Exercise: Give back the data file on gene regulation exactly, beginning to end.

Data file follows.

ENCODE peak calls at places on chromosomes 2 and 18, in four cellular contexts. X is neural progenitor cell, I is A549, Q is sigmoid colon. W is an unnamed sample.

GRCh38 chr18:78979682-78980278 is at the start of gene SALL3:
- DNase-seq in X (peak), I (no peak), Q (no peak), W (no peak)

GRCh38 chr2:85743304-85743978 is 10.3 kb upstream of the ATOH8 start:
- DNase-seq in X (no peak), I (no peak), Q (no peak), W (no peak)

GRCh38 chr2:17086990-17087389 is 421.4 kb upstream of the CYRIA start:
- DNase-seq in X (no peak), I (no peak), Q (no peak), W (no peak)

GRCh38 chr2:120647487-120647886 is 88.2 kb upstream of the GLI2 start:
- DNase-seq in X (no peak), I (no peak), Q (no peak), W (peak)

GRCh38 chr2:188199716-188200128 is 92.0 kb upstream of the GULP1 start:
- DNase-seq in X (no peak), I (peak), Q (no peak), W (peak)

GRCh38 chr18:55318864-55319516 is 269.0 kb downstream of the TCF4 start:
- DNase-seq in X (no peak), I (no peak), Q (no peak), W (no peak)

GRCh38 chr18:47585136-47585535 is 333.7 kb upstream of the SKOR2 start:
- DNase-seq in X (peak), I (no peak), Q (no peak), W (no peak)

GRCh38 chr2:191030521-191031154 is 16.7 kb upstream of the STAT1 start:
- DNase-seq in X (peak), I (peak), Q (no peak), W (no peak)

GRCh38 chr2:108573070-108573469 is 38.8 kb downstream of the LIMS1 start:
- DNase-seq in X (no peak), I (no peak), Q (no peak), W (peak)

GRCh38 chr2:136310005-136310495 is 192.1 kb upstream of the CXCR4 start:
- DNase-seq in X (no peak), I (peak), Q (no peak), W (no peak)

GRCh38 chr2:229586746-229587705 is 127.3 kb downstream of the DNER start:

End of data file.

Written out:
ENCODE peak calls at places on chromosomes 2 and 18, in four cellular contexts. X is neural progenitor cell, I is A549, Q is sigmoid colon. W is an unnamed sample.

GRCh38 chr18:78979682-78980278 is at the start of gene SALL3:
- DNase-seq in X (peak), I (no peak), Q (no peak), W (no peak)

GRCh38 chr2:85743304-85743978 is 10.3 kb upstream of the ATOH8 start:
- DNase-seq in X (no peak), I (no peak), Q (no peak), W (no peak)

GRCh38 chr2:17086990-17087389 is 421.4 kb upstream of the CYRIA start:
- DNase-seq in X (no peak), I (no peak), Q (no peak), W (no peak)

GRCh38 chr2:120647487-120647886 is 88.2 kb upstream of the GLI2 start:
- DNase-seq in X (no peak), I (no peak), Q (no peak), W (peak)

GRCh38 chr2:188199716-188200128 is 92.0 kb upstream of the GULP1 start:
- DNase-seq in X (no peak), I (peak), Q (no peak), W (peak)

GRCh38 chr18:55318864-55319516 is 269.0 kb downstream of the TCF4 start:
- DNase-seq in X (no peak), I (no peak), Q (no peak), W (no peak)

GRCh38 chr18:47585136-47585535 is 333.7 kb upstream of the SKOR2 start:
- DNase-seq in X (peak), I (no peak), Q (no peak), W (no peak)

GRCh38 chr2:191030521-191031154 is 16.7 kb upstream of the STAT1 start:
- DNase-seq in X (peak), I (peak), Q (no peak), W (no peak)

GRCh38 chr2:108573070-108573469 is 38.8 kb downstream of the LIMS1 start:
- DNase-seq in X (no peak), I (no peak), Q (no peak), W (peak)

GRCh38 chr2:136310005-136310495 is 192.1 kb upstream of the CXCR4 start:
- DNase-seq in X (no peak), I (peak), Q (no peak), W (no peak)

GRCh38 chr2:229586746-229587705 is 127.3 kb downstream of the DNER start: